What was Ortega y Gassett's conception of mass society in Revolt of the Masses?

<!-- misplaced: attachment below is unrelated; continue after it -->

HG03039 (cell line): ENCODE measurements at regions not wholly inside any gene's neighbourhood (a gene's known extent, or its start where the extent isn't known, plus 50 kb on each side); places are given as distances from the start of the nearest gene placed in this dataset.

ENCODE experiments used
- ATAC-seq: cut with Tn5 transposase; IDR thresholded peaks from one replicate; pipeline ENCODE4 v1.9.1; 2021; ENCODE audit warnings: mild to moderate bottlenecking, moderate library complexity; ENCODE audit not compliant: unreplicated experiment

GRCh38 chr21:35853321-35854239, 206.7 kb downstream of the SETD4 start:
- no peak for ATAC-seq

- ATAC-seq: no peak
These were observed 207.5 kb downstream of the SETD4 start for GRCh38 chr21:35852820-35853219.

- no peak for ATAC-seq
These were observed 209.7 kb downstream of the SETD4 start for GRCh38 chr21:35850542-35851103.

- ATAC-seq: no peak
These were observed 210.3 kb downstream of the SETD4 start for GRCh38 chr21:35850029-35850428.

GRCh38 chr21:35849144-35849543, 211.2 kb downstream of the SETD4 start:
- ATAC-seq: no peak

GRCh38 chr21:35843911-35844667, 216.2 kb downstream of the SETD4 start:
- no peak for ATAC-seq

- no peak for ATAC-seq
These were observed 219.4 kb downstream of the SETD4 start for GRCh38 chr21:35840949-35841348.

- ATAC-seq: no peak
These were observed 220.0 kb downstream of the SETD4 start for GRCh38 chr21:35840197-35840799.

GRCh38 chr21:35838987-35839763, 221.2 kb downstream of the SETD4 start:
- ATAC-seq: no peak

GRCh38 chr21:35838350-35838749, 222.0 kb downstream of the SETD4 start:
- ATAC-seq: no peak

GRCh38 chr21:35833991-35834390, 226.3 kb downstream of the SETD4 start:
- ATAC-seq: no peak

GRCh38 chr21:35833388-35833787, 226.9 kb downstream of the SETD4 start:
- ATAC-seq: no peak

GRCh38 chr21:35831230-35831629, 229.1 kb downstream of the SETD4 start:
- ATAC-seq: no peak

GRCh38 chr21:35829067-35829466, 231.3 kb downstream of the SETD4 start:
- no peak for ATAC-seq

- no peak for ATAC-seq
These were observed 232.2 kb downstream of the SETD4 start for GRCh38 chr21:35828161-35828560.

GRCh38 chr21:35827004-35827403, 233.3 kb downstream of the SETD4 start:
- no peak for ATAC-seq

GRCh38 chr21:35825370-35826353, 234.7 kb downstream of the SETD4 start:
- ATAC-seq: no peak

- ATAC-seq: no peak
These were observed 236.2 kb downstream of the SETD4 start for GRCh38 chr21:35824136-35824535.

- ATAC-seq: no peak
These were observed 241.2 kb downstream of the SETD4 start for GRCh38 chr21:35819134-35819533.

The Revolt of the Masses by José Ortega y Gasset is a seminal analysis of mass society for sociologists. In many ways, it represents an outgrowth of the medieval philosophical system of Averroes, an Islamic philosopher whose commentaries on Aristotle shaped the thought of many important medieval Latin thinkers including Abelard, who Ortega would have studied in his undergraduate work under the Jesuits. Like Matthew Arnold, a 19th century British author, who discusses Barbarians and Philistines in his important work, “Culture and Anarchy”, Ortega divides people into a passive mass who consume culture and have no aspirations beyond satisfaction of immediate desires (mass man, Philistines) and an elite who aspire to improve society and to attain general knowledge and understanding. According to Ortega, the problem with current society is that the rule of the elites has been replaced by rule of the masses, who do not think beyond satisfaction of immediate desires, and narrow technocrats, whose knowledge is too limited to be visionary or transformative. Thus the goals of the masses have begin to lead the direction of society, where they should follow.